8    Mar 20131 comment

International Women’s Day: Your stories

International Women’s Day has its roots in the North American and European Labor movements.

It was first observed in the US on February 28, 1909, in honor of the 1908 worker’s strike when women protested against poor working conditions. A year later, The Socialist International met in Copenhagen and established a Women’s Day to honor the women’s rights movement.

The first International Women’s Day, in 1911, took place in Austria, Denmark, Germany and Switzerland. Women rallied for worker’s rights, the right to vote and to hold public office, among other issues.

Today, International Women’s Day is observed worldwide:

  • It's an official holiday in countries including: Afghanistan, Belarus, China (for women only), Cuba, Nepal, Russia and Vietnam.
  • Customs include men giving women flowers and small gifts. In Italy, men give yellow mimosas to women.
  • In Pakistan and Poland, women continue to use International Women’s Day to bring awareness to the women’s rights movement.
  • The United Nations designated 1975 as International Women’s Year. Since 1977, the UN has celebrated International Women’s Day on March 8.

In honor of International Women’s Day, readers were asked to submit stories of inspirational women from their family trees.

We received some great stories of heroine ancestors, innovative contributors to society and culture, and pioneering women with great tales. Here are two of our favorites:

Sylvia:

My mother was on the First Mass Jewish Transport to Auschwitz - March 26, 1942. What most people don't know is that the transport was 999 young women!

My Aunt Dina arrived 2 days later and together they faced over 3 years in Auschwitz. When we honor women's history we have to remember the women who no one remembers. The women who disappeared or the women like my mother, who simply wanted to raise a family after her ordeal. She did not want to become an icon or a leader--she wanted to become a mother.

She was in her 70s when she finally wrote her memoir, which has been a best seller for 17 years. Rena's Promise is a real promise to all women--not just her sister. It is the promise to never forget that women are backbone of our heritage, our culture, and our families. Women are also the ones who can forgive and create a better future. My mother once said "I do not hate. To hate is to let Hitler win." What better legacy is there?

Joan:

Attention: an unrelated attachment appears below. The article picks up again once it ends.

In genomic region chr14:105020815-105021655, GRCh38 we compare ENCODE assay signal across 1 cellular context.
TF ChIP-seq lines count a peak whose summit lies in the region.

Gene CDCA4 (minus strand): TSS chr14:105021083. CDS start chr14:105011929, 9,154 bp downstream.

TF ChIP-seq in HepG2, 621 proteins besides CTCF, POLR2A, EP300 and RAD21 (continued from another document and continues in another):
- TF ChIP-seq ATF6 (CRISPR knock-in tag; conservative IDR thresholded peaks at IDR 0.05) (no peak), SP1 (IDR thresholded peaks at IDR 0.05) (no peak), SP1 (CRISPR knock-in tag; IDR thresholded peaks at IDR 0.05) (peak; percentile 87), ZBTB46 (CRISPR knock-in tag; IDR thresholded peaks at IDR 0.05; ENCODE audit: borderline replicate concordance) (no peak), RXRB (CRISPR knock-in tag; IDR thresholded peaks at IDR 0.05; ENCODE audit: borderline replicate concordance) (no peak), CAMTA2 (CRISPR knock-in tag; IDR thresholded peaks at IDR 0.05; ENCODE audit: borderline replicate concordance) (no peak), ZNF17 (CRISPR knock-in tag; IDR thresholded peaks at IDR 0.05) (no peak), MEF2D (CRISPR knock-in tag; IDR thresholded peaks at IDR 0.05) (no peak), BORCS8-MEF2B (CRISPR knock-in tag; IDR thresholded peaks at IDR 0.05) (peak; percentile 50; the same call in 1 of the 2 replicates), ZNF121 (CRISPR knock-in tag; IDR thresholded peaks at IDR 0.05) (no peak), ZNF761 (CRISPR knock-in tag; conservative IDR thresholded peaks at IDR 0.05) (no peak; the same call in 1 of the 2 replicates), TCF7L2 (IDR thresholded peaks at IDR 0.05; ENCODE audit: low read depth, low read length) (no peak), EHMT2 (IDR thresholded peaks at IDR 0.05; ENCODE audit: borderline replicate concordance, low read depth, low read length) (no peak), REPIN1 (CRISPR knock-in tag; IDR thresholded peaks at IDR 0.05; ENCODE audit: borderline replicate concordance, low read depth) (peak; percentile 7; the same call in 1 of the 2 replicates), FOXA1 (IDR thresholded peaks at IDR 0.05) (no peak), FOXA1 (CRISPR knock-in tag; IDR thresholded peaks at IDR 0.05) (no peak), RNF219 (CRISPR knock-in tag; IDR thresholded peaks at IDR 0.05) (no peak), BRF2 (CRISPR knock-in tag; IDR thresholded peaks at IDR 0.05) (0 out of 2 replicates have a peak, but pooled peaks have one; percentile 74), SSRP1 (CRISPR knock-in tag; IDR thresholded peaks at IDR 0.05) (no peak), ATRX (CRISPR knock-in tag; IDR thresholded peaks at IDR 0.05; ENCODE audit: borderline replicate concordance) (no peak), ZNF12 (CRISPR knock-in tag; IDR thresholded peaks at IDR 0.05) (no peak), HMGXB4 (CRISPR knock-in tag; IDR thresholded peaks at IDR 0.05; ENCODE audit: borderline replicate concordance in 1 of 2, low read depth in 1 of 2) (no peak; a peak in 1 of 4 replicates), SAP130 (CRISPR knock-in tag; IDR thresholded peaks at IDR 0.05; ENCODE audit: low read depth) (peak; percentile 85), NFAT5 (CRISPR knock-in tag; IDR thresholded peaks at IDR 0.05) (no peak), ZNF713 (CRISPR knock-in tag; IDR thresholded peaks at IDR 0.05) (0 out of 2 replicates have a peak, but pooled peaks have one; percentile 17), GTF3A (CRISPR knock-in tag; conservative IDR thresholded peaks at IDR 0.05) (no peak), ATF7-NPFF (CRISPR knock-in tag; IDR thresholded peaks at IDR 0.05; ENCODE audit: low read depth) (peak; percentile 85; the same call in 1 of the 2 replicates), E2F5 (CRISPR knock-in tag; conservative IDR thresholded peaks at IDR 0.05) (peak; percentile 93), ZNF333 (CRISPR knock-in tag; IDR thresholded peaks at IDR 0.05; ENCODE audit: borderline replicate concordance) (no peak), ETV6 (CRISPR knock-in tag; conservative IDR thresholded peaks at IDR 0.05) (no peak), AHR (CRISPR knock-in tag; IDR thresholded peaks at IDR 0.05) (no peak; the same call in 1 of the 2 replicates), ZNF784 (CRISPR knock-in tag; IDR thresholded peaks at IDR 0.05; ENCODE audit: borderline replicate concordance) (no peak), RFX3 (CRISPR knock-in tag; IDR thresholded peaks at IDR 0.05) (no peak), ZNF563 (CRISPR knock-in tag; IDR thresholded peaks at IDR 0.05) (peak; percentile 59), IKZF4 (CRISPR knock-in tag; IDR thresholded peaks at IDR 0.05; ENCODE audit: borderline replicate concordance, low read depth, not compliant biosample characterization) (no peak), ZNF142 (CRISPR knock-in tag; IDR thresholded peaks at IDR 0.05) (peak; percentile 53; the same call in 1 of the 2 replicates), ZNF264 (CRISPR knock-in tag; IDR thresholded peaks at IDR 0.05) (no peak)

My father delivered some news to me over the phone when I was a senior in college. Mom was diagnosed with ALS.

I headed over to the university’s library to research the disease on microfiche and micro film. I can still remember the shock of reading, “Decline in the motor neurons…weakening of extremities … eventually the diaphragm stops…mind stays aware… death occurs in most patients from 18 months to 3 years.”

My mother was 59. I was 22. I started crying in the library. Life had changed.

[After my father died], she lived by herself in a handicapped accessible home that Dad had built for her before his death. She wanted to maintain her independence in her own home for as long as possible.

Mom demonstrated that handicaps, terminal illness, being a widow, and senior citizen status are not barriers to having fun and enjoying life.

Mom took several trips with my family. One time, in Plymouth, we stayed in a home right on the beach, but it had a steep ramp, so we had to go slowly to get her in and out of the home. Just to say we did it, Mom and I took over an hour, one afternoon, navigating and struggling over a short, rocky path to the shore. We eased her into a kayak. After 11 years with ALS, she was afloat in a bay!

Don’t let a task that seems too overwhelming or burdensome keep you at home on the couch. If my Mom could do it, you can do it!

Many relatives and friends never suspected that this frail, little lady would actually outlive them- my Dad, the next door neighbors on one side, the next door neighbors on the other side, members of the church who prayed for her, all of her siblings, several nephews, friends of mine, her high school classmates, friends from the retirement center, and even Peter, who passed suddenly from a heart attack. She outlived them all!

Read more of this inspiring story here

Have more inspiring stories to share? Email us at stories@myheritage.com or write in the comments below.

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  1. Today, on International Women's Day, Norway is celebrating that the law granting women the right to vote was passed 100 years ago (acutally passed on June 11 1913).

    Our thoughts today reaches out to women around the world who are still struggeling for their human right.

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